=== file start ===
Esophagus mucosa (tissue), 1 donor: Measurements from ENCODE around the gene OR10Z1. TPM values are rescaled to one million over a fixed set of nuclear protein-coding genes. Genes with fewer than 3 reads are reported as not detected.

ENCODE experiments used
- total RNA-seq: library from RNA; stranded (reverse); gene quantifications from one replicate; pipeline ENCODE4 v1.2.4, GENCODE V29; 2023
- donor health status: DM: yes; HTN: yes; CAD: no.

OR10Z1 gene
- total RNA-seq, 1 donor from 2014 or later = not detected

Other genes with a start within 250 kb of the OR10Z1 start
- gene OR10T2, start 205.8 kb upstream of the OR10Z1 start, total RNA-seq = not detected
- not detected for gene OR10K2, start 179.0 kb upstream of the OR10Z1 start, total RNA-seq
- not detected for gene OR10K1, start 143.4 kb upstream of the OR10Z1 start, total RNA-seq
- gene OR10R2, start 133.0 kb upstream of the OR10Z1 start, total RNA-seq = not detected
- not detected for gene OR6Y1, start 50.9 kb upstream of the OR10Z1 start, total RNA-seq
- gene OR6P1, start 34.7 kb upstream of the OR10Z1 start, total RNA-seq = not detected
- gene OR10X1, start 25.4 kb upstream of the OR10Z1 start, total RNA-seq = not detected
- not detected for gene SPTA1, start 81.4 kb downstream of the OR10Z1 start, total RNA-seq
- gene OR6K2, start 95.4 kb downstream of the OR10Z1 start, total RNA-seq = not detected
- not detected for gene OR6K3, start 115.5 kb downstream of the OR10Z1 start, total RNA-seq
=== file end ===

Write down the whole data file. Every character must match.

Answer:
Esophagus mucosa (tissue), 1 donor: Measurements from ENCODE around the gene OR10Z1. TPM values are rescaled to one million over a fixed set of nuclear protein-coding genes. Genes with fewer than 3 reads are reported as not detected.

ENCODE experiments used
- total RNA-seq: library from RNA; stranded (reverse); gene quantifications from one replicate; pipeline ENCODE4 v1.2.4, GENCODE V29; 2023
- donor health status: DM: yes; HTN: yes; CAD: no.

OR10Z1 gene
- total RNA-seq, 1 donor from 2014 or later = not detected

Other genes with a start within 250 kb of the OR10Z1 start
- gene OR10T2, start 205.8 kb upstream of the OR10Z1 start, total RNA-seq = not detected
- not detected for gene OR10K2, start 179.0 kb upstream of the OR10Z1 start, total RNA-seq
- not detected for gene OR10K1, start 143.4 kb upstream of the OR10Z1 start, total RNA-seq
- gene OR10R2, start 133.0 kb upstream of the OR10Z1 start, total RNA-seq = not detected
- not detected for gene OR6Y1, start 50.9 kb upstream of the OR10Z1 start, total RNA-seq
- gene OR6P1, start 34.7 kb upstream of the OR10Z1 start, total RNA-seq = not detected
- gene OR10X1, start 25.4 kb upstream of the OR10Z1 start, total RNA-seq = not detected
- not detected for gene SPTA1, start 81.4 kb downstream of the OR10Z1 start, total RNA-seq
- gene OR6K2, start 95.4 kb downstream of the OR10Z1 start, total RNA-seq = not detected
- not detected for gene OR6K3, start 115.5 kb downstream of the OR10Z1 start, total RNA-seq